Realistic Resolutions

By Kary Woodruff

It's tough making resolutions that are attainable and successful. Nearly 45 percent of Americans set New Years Resolutions, such as losing weight, getting fit, spending more time with family, and getting out of debt. Only 12 percent of these individuals end up meeting their goals.‚Äč

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With such a low success rate, we may be apt to forgo resolutions. Yet individuals who make goals may be more likely to succeed than those who do not.

Try rethinking your resolutions in a way that sets you up for success in establishing life-long behaviors.

TIPS FOR SETTING GOALS

Make Your Goals SMART!
  1. SPECIFIC - Instead of saying, "I'll eat better," say, "I'll eat a fruit and vegetable every day."
  2. MEASURABLE - Quantify your goal. Instead of saying, "I'll lose weight," say, "I'll lose 10 pounds by the end of the year."
  3. ACTIONABLE - How will you achieve the goal? Write out the steps you plan to take.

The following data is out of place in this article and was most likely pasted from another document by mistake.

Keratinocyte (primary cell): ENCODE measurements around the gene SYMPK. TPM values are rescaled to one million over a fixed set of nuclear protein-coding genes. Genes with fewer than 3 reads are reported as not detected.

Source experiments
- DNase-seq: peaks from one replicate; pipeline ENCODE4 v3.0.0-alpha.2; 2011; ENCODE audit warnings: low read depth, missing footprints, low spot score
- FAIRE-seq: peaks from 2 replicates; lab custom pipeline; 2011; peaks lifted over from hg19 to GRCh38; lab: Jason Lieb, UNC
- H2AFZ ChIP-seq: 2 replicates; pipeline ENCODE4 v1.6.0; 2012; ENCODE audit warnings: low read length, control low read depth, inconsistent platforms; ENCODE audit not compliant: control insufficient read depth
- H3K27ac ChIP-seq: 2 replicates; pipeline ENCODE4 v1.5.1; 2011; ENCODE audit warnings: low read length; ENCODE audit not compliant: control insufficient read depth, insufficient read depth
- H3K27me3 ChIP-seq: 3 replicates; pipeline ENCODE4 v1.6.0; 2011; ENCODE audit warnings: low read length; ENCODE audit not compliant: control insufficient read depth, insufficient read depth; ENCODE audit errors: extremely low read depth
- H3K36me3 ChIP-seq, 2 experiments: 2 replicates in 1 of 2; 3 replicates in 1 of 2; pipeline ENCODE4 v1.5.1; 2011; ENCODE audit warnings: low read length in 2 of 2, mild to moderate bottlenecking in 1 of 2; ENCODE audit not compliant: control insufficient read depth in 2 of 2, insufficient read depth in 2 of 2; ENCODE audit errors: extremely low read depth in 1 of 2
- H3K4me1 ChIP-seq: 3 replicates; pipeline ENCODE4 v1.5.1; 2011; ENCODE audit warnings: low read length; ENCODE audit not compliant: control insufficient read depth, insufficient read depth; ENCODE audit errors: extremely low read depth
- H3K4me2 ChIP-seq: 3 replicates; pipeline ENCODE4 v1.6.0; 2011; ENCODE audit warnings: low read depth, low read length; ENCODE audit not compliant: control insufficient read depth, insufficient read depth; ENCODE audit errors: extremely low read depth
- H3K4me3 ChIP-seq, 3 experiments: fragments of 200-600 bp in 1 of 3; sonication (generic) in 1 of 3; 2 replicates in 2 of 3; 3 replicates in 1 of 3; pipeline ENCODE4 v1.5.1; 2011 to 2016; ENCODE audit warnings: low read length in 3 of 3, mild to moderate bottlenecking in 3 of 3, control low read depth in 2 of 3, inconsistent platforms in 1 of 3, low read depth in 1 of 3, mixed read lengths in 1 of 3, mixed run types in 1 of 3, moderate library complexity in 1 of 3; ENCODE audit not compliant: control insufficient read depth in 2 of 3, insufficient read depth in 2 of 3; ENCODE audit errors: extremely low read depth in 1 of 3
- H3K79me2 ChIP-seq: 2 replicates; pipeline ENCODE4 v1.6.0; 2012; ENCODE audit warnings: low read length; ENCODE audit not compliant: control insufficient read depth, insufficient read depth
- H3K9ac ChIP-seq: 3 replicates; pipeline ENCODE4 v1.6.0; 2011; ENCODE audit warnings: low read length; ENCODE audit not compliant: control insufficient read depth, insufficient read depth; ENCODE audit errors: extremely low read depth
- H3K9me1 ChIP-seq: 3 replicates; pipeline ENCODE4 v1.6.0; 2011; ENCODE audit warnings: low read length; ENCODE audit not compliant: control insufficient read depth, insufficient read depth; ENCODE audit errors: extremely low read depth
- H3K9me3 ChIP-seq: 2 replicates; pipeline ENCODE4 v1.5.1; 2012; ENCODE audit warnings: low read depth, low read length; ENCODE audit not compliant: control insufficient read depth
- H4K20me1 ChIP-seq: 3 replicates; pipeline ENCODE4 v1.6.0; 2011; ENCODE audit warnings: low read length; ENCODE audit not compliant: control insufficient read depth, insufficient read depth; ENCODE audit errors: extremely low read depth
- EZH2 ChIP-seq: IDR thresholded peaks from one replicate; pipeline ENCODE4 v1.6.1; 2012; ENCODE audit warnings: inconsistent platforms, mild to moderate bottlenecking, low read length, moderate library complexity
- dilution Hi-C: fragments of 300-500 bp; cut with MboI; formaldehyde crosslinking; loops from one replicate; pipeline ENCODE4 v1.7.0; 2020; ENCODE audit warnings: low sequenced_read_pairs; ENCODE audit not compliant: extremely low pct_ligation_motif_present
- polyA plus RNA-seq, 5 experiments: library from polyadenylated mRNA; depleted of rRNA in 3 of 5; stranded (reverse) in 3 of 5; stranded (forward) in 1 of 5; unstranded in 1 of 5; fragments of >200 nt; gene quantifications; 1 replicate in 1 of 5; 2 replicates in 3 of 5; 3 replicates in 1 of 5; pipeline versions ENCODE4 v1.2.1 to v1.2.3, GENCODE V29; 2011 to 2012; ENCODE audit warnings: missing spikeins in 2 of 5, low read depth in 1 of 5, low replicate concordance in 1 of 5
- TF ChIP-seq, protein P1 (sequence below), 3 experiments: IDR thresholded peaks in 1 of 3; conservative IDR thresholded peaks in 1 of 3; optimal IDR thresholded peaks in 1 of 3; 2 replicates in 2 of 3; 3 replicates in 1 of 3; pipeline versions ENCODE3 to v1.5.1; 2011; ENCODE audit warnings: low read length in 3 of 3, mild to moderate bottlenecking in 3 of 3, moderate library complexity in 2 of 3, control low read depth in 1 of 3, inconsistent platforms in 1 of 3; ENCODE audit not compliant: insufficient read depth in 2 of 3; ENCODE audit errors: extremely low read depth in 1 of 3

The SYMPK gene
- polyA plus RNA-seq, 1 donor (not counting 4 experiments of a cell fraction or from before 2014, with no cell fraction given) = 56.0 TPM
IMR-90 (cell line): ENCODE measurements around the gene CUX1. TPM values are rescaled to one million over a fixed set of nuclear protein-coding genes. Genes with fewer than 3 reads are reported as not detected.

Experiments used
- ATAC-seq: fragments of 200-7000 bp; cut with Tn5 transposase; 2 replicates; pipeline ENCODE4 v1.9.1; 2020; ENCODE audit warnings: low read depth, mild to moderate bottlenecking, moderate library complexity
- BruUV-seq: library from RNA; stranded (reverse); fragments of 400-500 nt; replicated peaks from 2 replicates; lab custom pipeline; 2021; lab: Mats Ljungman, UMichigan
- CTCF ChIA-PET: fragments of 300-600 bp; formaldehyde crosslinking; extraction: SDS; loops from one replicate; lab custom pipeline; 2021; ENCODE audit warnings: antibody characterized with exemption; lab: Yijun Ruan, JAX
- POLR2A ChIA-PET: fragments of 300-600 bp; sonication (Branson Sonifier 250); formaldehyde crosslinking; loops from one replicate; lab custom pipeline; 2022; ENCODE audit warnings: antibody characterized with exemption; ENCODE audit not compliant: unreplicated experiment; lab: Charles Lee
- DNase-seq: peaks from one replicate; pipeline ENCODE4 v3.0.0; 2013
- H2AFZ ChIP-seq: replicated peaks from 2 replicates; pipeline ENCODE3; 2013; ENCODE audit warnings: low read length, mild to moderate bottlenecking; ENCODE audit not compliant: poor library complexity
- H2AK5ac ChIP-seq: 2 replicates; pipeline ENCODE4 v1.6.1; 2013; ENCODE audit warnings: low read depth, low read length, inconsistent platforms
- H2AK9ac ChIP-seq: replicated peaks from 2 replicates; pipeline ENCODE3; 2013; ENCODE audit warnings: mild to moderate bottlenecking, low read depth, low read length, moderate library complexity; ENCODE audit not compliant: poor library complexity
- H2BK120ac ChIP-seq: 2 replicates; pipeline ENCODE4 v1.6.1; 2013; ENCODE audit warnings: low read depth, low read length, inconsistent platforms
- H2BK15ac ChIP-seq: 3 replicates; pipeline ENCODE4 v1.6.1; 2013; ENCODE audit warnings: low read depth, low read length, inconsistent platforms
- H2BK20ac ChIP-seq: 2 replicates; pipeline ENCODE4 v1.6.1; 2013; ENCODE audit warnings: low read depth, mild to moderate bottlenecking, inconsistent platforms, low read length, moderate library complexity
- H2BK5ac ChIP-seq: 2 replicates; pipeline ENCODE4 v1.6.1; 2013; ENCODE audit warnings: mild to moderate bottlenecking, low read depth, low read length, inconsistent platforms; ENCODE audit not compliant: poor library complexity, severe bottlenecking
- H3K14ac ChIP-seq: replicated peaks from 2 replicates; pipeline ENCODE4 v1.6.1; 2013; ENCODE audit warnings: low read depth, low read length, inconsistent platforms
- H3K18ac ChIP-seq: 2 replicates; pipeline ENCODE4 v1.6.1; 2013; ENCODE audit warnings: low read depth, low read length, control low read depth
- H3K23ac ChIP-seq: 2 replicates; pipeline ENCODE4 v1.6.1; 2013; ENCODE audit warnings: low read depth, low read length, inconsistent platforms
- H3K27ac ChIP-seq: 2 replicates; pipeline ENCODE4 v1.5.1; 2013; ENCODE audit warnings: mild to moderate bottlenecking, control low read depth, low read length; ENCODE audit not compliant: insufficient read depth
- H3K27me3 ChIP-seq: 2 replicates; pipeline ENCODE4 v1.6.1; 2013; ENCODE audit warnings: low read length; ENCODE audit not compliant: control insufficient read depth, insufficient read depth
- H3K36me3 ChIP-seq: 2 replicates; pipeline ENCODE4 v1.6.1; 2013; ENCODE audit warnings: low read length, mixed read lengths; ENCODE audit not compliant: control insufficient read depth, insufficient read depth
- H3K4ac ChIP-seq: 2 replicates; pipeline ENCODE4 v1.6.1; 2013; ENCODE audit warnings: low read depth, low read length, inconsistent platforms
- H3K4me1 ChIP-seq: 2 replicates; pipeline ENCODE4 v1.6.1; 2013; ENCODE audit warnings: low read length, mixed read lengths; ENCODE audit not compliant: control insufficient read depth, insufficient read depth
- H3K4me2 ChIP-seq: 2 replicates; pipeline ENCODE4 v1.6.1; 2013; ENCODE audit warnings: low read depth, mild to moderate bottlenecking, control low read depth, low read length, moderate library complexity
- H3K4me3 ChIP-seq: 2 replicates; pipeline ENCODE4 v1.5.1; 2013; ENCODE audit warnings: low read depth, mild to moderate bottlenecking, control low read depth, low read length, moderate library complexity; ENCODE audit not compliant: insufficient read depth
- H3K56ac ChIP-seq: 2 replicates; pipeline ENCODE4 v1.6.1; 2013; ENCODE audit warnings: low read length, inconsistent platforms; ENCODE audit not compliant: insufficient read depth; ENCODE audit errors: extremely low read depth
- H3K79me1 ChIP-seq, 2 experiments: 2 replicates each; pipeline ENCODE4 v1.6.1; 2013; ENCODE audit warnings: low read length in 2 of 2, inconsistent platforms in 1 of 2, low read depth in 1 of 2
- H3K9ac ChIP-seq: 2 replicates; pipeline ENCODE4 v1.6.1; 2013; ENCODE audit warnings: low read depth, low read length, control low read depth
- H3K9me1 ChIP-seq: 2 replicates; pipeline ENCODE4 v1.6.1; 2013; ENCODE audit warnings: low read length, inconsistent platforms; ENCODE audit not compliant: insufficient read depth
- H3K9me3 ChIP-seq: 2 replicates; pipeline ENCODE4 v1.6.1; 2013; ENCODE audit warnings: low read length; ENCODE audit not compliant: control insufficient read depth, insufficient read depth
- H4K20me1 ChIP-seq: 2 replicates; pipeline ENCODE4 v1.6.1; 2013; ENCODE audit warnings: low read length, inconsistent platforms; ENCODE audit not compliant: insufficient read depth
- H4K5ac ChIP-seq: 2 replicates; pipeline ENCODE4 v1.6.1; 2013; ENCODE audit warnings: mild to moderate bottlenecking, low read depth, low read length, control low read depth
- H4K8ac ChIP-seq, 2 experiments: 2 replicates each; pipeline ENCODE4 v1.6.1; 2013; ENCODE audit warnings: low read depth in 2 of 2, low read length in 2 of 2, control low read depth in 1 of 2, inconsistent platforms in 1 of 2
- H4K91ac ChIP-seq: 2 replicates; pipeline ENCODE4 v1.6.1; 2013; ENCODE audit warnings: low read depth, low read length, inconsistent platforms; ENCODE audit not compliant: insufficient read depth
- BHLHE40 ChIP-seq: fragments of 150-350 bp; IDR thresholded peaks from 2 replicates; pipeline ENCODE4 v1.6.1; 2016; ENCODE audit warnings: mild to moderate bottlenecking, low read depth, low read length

4. REALISTIC - Is the goal attainable for you? If you have had success with weight loss in the past, then setting a goal to lose 50 pounds may not be a realistic starting point.
  5. TIMELY - Set a date/time by when you'll achieve your goal. We work better when we have deadlines.
Solicit Social Support
We know when we get friends and family involved, our success rate goes up. Not only does it provide encouragement, it helps increase accountability.

Be Willing to Reassess
Don't see resolutions as unbreakable promises to yourself - this can lead you to feel like you've failed. Check in with your goals after time and see if you need a new action plan. It's okay to make changes - considering the alternative is to just stop all together.

Finally, it's important to keep your resolutions positive. Making resolutions that focus on what we'll gain instead of what we'll give up, prevents us from feeling deprived.